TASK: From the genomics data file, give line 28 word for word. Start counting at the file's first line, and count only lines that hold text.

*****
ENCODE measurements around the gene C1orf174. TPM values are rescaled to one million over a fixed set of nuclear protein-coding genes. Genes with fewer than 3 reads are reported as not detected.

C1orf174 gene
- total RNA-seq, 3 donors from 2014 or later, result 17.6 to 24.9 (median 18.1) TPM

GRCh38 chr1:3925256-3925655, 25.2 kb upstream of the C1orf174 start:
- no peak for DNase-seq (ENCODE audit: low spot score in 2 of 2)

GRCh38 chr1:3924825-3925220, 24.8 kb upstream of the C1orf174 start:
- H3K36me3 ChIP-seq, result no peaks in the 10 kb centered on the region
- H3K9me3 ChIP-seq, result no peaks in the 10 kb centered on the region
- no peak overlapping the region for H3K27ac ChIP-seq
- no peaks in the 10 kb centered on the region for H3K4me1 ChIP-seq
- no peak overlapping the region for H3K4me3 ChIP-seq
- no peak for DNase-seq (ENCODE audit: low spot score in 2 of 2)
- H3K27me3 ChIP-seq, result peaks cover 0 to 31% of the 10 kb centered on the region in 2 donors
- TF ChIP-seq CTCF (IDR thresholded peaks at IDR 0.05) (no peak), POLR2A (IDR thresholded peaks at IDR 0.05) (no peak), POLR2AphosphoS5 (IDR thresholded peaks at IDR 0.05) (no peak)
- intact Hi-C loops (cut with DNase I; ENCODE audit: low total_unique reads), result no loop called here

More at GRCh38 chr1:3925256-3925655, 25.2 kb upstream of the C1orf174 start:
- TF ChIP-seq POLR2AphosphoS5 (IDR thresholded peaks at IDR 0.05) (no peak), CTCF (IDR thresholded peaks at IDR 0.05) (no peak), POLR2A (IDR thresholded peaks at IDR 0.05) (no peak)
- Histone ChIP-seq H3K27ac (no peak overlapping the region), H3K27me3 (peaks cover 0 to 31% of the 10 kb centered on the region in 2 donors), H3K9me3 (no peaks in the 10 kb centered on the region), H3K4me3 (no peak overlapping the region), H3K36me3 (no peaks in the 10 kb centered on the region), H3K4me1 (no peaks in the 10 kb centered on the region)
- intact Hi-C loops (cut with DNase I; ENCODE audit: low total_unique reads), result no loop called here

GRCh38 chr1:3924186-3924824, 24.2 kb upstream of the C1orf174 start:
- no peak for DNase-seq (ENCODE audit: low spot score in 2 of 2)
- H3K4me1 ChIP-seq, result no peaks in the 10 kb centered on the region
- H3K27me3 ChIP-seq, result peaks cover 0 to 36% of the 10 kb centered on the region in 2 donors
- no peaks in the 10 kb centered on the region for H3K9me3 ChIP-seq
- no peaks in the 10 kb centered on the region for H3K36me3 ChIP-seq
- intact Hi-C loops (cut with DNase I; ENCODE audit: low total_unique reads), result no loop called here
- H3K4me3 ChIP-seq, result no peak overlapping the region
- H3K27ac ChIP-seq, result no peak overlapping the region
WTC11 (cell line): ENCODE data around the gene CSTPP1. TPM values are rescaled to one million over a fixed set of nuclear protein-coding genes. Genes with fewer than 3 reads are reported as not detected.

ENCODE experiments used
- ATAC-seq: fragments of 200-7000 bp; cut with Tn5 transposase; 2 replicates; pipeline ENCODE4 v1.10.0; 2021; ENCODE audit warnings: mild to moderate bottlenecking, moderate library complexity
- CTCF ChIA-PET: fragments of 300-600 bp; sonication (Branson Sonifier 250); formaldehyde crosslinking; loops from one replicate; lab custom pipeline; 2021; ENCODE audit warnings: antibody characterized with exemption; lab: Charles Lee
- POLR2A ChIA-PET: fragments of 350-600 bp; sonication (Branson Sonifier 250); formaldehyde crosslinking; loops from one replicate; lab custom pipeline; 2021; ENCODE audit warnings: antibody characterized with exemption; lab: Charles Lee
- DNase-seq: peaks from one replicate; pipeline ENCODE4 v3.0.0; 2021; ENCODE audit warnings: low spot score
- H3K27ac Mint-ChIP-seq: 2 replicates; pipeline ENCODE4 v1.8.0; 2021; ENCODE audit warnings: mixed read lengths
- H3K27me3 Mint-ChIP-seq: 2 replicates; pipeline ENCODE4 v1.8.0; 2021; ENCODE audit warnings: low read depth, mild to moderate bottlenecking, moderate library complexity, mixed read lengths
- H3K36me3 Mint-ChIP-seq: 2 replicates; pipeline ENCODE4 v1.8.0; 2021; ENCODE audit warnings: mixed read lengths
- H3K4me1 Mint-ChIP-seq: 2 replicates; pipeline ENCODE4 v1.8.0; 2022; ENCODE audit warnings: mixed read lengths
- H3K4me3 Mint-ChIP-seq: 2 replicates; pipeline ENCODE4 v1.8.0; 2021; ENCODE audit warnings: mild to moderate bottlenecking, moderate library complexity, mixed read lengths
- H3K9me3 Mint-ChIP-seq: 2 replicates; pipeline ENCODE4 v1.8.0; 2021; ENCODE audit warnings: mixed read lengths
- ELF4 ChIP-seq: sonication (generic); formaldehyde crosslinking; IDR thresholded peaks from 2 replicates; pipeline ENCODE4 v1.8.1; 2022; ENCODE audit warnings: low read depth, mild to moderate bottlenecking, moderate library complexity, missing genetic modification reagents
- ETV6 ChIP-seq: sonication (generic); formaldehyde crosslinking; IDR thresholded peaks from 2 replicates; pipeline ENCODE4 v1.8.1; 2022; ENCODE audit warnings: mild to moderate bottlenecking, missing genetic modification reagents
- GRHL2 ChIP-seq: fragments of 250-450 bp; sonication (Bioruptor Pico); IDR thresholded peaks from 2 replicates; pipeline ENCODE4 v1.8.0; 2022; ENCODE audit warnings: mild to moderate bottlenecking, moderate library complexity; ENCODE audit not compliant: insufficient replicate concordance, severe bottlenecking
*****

- H3K27ac ChIP-seq, result no peak overlapping the region